Palm trees and the open road

On a rather cold Pune morning last week, I read Joy, Zadie Smith’s celebrated essay. This is from one of the central passages, and the specificity of it is, what else can I say, joyful.

"Until quite recently I had known joy only five times in my life, perhaps six, and each time tried to forget it soon after it happened, out of the fear that the memory of it would dement and destroy everything else. Let’s call it six. Three of those times I was in love, but only once was the love viable, or likely to bring me any pleasure in the long run. Twice I was on drugs—of quite different kinds. Once I was in water, once on a train, once sitting on a high wall, once on a high hill, once in a nightclub, and once in a hospital bed."

In another place, Smith describes the emotion as "that strange admixture of terror, pain, and delight."

I know what she means.

When I shared it on Twitter, a friend replied that she always felt joy as: "an intense sense of well-being/connection whether it shows up unsummoned one morning or after your heart's been cracked open by a movie or in a relationship."

This is true too. The word unsummoned is important here. 

As I read the essay, I found myself trying to remember the times when I had known joy myself, or at least felt a semblance of it.

I understood both the definitions of it, though, both Smith’s and my friend’s. Like Smith, I don’t think I have ever felt joy without the terror of loss. I always thought this was peculiarly Indian, a superstition we have about not letting ourselves feel too happy, and I was surprised when I saw it here.

And like my friend, I have also known it as an amiable companion, as someone looking over my shoulder at times when I had nothing to worry about, or when I was enveloped by something completely of the time and place I was in.

There’s one memory that immediately came up, though.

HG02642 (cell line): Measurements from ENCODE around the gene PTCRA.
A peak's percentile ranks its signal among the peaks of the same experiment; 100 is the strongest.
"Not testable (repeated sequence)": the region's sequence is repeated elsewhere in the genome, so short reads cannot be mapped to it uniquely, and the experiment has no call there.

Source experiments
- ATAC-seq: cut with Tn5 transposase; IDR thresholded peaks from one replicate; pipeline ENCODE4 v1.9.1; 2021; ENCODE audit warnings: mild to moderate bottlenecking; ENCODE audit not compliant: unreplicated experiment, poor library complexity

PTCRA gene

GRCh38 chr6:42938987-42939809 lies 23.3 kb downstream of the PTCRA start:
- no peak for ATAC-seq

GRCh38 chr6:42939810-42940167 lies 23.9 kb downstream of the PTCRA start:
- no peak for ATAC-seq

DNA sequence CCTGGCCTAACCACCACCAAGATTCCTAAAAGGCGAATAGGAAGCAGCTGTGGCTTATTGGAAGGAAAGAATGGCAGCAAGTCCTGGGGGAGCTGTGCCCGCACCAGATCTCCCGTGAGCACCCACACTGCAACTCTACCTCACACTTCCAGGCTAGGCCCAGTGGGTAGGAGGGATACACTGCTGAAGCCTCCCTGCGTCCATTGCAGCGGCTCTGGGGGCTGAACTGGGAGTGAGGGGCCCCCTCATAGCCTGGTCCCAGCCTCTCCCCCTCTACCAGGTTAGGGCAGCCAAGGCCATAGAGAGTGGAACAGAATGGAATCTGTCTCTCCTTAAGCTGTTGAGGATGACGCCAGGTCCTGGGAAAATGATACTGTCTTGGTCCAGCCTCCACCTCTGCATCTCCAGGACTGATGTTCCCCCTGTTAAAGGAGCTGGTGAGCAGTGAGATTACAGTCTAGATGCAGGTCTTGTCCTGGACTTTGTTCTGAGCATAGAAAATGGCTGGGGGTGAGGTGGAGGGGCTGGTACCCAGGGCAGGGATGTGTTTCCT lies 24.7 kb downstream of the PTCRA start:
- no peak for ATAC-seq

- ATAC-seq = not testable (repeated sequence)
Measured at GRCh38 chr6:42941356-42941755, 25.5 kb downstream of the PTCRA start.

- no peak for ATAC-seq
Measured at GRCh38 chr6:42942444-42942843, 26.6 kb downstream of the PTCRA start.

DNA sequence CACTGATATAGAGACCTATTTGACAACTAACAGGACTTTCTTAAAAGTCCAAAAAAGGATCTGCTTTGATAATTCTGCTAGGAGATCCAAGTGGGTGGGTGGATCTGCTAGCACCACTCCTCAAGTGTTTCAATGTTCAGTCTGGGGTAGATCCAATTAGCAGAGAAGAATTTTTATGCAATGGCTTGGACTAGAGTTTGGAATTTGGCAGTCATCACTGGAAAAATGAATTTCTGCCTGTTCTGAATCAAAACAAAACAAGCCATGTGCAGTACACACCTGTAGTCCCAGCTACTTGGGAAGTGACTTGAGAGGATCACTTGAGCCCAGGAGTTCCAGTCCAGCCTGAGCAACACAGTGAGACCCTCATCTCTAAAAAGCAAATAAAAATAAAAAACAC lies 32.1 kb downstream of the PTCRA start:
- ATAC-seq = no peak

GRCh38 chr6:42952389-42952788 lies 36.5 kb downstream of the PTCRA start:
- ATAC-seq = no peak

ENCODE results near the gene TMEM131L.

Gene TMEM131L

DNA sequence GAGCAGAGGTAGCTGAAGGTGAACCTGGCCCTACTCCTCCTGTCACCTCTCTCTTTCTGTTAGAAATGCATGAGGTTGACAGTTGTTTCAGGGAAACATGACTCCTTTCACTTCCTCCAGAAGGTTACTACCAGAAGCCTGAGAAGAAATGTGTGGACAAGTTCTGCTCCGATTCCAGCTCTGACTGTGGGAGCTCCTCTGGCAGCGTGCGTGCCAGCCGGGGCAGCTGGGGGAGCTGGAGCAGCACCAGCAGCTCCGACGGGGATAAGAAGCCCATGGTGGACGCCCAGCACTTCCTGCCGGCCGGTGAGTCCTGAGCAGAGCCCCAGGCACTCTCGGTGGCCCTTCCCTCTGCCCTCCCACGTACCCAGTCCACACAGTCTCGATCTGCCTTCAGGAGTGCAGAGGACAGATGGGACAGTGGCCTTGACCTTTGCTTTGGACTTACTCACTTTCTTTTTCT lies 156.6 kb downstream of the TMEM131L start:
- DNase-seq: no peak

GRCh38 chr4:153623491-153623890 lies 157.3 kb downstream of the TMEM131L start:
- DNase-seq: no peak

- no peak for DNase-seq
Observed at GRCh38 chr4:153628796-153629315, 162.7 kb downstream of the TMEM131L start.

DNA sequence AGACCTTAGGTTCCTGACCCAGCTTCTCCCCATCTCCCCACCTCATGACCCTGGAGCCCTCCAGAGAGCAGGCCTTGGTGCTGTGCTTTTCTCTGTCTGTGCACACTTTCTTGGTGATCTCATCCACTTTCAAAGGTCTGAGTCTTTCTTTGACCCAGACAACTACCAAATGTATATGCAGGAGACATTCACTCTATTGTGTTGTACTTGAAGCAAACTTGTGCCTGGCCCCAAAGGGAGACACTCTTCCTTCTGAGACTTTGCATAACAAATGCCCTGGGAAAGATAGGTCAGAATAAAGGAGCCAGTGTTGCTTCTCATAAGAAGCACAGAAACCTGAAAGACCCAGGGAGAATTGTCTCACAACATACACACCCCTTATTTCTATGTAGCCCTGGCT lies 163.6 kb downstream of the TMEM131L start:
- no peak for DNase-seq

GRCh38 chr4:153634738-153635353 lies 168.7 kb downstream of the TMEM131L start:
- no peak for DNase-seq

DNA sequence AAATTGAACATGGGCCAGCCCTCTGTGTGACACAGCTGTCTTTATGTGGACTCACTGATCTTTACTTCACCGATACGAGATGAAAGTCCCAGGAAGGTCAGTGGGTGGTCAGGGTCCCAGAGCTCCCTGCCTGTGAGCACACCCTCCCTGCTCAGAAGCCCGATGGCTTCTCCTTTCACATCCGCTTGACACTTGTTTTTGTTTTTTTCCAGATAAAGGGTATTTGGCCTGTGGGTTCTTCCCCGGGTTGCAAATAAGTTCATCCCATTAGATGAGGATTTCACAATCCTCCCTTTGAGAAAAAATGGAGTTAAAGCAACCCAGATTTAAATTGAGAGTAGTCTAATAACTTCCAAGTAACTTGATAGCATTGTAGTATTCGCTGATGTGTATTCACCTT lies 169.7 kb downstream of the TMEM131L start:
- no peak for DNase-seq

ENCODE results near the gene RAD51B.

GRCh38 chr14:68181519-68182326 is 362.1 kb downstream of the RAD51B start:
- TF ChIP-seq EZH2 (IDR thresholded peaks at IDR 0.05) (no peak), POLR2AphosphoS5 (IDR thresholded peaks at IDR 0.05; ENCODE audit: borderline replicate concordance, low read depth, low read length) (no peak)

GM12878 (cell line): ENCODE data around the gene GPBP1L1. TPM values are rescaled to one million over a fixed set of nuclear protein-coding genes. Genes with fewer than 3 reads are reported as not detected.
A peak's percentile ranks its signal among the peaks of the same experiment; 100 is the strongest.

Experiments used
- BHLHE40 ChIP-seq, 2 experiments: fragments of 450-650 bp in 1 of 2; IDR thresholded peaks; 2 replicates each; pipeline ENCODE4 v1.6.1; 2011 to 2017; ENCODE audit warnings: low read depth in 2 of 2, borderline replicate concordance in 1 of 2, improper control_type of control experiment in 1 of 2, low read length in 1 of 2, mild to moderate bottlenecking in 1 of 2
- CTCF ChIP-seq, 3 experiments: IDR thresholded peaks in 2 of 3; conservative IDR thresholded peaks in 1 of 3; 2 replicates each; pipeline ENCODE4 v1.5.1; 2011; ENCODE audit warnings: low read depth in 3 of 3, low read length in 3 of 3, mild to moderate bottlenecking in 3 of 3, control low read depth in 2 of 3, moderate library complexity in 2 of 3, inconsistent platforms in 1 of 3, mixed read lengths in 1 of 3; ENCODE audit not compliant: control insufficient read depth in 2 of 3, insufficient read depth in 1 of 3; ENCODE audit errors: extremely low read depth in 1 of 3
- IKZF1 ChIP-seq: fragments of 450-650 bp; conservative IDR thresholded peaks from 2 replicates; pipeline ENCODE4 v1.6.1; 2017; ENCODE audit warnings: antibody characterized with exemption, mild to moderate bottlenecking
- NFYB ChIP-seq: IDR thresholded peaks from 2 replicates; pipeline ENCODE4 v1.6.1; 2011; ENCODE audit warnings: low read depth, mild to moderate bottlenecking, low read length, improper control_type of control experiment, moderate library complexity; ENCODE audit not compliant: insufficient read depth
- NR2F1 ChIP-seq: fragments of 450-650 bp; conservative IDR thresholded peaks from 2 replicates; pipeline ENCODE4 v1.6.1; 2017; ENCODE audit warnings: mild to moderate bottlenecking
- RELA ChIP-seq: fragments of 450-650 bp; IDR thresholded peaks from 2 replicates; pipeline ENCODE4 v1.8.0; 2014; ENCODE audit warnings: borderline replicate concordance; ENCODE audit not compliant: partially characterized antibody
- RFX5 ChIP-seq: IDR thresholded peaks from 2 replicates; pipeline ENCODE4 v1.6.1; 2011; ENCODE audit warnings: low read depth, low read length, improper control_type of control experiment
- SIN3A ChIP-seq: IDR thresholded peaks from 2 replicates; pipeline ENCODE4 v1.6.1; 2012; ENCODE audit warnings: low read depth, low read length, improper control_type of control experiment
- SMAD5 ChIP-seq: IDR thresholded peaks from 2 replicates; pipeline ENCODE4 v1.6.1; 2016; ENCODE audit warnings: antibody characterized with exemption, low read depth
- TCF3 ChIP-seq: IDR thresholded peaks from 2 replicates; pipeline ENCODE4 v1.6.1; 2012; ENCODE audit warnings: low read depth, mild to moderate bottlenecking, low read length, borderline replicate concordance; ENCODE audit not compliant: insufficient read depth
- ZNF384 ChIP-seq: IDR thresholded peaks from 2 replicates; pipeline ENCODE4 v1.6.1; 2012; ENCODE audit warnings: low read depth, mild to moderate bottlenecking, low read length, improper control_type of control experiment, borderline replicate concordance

In early 2008, I had just entered my final year of engineering school. I had been doing very badly in my 2nd and 3rd years and had a bunch of papers to clear. But for the first time, gripped by fear that I would never graduate if this went on, I had pulled myself up, studied like a lunatic, and attempted to pass everything in my 6th semester exams.

Now, in the 7th semester, I was in my final year, and waiting for the results.

This was the town of Karaikal, part of the Union Territory of Pondicherry, about 7 hours south of Chennai along the coast. It’s the countryside, basically, and all we had was open space and the wind. The tea shops of this old fishing community opened at 4 am, some even at 3 am, to serve working fishermen who had to leave for the sea. For an early riser, this was great, and the miles and miles of open coastline meant that the scenery was beautiful, in some places astonishing.

I was playing cricket at what we called the stadium. This was a huge parade ground at the southern end of the town, near the border with Tamil Nadu. It had running tracks and cricket pitches that were ignored for most of the year, but cleaned up on Republic Day for the local MLA to hoist the national flag.

I was fielding close to the batsman when news arrived that our results were out.

The year is 2008, remember: we had feature phones, and internet access was from the local cyber cafe. So off we went, in a procession of noisy motorcycles, hearts in our mouths, the tension showing up in coarse language, teasing, and laughter - the refuge of nervous and insecure young men the world over.

Outside the first internet place we could find, someone checked my results, and told me what I thought would never happen: I had passed everything; the current semester’s papers, the old papers I’d failed, the practical I’d been attempting to pass for three semesters, everything.

Emotions ran high there, some of us had passed, some of us had failed, and some of us had done a bit of both. The sun was going down, the southern dusk arriving quickly and quietly, with that suddenness that I’m still alarmed by.

I had a Bajaj Caliber 115 then, the motorcycle made popular by the hoodibaba campaign. There almost always was no one on those roads, but that day, I would not have noticed even if there was traffic. I zoomed past the palm trees, the wild bougainvillea, and the thorny bushes so characteristic of Tamil country.

I felt light, like a weight had been lifted off my young shoulders. In that euphoric daze, I realised also that life was coming at me, and that I had just passed the first hurdle of what were going to be many. I was terrified too, of the future, of course I was, but right at that point, I was happy.

For now, it was me and the road. And this feeling in my heart. Joy, maybe.

Written in February 2021.